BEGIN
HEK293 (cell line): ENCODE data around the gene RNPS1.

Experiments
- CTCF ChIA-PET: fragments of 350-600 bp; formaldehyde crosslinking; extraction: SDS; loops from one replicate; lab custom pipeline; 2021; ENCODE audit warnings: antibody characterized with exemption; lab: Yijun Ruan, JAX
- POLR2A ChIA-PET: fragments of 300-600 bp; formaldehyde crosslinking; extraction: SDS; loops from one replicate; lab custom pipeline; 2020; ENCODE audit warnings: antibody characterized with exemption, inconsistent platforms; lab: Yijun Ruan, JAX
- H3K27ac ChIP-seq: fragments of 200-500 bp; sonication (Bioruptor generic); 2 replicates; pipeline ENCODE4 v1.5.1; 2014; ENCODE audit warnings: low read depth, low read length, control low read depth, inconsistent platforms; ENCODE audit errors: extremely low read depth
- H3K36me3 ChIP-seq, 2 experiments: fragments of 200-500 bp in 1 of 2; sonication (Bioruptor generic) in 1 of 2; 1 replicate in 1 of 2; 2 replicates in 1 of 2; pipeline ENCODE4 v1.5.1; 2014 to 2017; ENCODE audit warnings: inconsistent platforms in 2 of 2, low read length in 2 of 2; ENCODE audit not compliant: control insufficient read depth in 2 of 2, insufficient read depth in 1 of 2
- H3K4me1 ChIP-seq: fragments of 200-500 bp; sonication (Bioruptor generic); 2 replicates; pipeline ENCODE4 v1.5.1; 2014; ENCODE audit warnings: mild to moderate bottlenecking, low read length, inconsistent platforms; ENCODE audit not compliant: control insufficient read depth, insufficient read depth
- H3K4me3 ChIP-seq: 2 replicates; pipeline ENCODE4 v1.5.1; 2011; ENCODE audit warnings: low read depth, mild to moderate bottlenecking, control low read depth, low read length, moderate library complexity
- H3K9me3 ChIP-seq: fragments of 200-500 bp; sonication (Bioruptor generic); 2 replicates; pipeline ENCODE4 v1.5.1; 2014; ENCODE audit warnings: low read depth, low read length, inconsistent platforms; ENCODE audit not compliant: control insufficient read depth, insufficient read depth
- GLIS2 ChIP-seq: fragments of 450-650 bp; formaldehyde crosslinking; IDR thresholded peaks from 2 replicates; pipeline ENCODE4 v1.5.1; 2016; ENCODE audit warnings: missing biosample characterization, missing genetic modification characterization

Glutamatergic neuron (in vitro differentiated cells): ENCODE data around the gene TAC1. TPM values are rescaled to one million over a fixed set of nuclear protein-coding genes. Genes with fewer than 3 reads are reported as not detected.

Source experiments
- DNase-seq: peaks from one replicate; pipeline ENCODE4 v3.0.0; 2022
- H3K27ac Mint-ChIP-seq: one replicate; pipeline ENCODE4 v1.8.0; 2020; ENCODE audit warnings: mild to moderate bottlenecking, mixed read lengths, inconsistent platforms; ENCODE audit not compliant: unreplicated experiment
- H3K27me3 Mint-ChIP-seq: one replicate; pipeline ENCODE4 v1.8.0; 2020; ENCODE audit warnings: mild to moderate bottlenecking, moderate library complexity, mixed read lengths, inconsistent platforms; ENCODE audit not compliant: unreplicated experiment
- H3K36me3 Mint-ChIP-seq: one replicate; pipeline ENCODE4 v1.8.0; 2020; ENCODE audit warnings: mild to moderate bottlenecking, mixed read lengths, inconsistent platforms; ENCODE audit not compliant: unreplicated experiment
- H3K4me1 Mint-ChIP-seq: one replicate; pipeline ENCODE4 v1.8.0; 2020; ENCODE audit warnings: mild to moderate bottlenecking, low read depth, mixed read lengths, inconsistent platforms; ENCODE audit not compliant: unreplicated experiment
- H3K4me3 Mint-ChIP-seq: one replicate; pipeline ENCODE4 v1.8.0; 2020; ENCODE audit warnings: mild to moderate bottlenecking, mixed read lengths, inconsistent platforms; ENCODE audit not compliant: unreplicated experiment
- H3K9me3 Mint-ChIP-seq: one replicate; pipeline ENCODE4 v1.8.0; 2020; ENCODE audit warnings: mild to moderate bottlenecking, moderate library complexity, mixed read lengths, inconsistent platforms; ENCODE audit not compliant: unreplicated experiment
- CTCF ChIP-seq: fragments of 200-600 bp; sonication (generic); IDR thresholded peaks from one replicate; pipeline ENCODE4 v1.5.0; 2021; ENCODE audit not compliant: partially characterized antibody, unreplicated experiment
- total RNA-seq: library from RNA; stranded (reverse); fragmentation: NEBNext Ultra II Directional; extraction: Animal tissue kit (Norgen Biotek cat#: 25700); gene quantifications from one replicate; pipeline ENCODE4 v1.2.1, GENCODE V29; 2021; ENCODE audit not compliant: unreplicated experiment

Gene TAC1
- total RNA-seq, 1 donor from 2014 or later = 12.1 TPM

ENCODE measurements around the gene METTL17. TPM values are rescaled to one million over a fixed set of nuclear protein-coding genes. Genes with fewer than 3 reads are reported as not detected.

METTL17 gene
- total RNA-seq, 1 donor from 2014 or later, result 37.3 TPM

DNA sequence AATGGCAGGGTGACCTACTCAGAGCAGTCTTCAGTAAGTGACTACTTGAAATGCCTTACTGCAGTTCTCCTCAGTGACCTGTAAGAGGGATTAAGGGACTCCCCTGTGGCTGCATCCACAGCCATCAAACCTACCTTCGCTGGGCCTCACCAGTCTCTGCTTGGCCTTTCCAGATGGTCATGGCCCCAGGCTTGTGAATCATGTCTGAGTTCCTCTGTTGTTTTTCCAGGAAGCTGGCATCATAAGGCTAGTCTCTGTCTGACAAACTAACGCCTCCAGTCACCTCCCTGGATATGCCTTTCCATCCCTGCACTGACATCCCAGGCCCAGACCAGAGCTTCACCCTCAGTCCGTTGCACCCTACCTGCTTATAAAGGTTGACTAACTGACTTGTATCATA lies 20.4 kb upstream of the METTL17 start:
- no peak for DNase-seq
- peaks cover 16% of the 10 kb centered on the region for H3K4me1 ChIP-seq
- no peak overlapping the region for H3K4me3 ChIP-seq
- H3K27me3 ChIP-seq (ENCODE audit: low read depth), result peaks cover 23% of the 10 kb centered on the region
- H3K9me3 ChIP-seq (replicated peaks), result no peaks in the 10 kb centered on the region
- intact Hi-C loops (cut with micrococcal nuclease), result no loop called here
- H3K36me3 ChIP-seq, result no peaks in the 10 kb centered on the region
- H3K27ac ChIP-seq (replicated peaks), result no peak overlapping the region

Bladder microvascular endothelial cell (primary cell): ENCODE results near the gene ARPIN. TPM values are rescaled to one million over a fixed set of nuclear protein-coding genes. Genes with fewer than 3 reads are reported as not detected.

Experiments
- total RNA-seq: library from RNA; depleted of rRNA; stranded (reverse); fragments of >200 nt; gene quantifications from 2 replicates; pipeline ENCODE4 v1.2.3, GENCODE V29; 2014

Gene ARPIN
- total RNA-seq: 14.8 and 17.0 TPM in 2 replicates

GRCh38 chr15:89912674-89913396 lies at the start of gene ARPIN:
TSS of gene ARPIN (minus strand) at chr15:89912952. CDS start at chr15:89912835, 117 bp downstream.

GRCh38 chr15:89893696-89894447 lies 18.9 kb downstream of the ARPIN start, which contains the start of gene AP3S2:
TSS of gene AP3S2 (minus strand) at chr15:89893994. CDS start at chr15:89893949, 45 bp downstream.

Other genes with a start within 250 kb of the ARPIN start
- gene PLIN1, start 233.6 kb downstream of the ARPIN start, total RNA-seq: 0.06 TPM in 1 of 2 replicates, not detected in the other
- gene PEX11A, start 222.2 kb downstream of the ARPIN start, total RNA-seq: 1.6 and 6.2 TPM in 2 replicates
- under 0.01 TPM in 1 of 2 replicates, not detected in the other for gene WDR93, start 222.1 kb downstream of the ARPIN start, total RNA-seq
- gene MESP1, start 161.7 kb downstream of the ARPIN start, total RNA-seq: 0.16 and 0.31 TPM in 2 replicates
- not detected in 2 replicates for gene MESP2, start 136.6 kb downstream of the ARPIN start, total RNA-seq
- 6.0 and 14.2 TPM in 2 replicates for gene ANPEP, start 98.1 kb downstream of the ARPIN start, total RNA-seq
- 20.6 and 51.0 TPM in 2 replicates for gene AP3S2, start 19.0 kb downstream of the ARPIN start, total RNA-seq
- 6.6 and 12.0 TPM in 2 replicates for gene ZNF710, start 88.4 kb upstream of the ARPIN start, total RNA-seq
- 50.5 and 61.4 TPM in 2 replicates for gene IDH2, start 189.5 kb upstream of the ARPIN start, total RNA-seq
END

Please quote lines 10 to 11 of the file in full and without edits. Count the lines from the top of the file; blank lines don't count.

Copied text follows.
- GLIS2 ChIP-seq: fragments of 450-650 bp; formaldehyde crosslinking; IDR thresholded peaks from 2 replicates; pipeline ENCODE4 v1.5.1; 2016; ENCODE audit warnings: missing biosample characterization, missing genetic modification characterization

Glutamatergic neuron (in vitro differentiated cells): ENCODE data around the gene TAC1. TPM values are rescaled to one million over a fixed set of nuclear protein-coding genes. Genes with fewer than 3 reads are reported as not detected.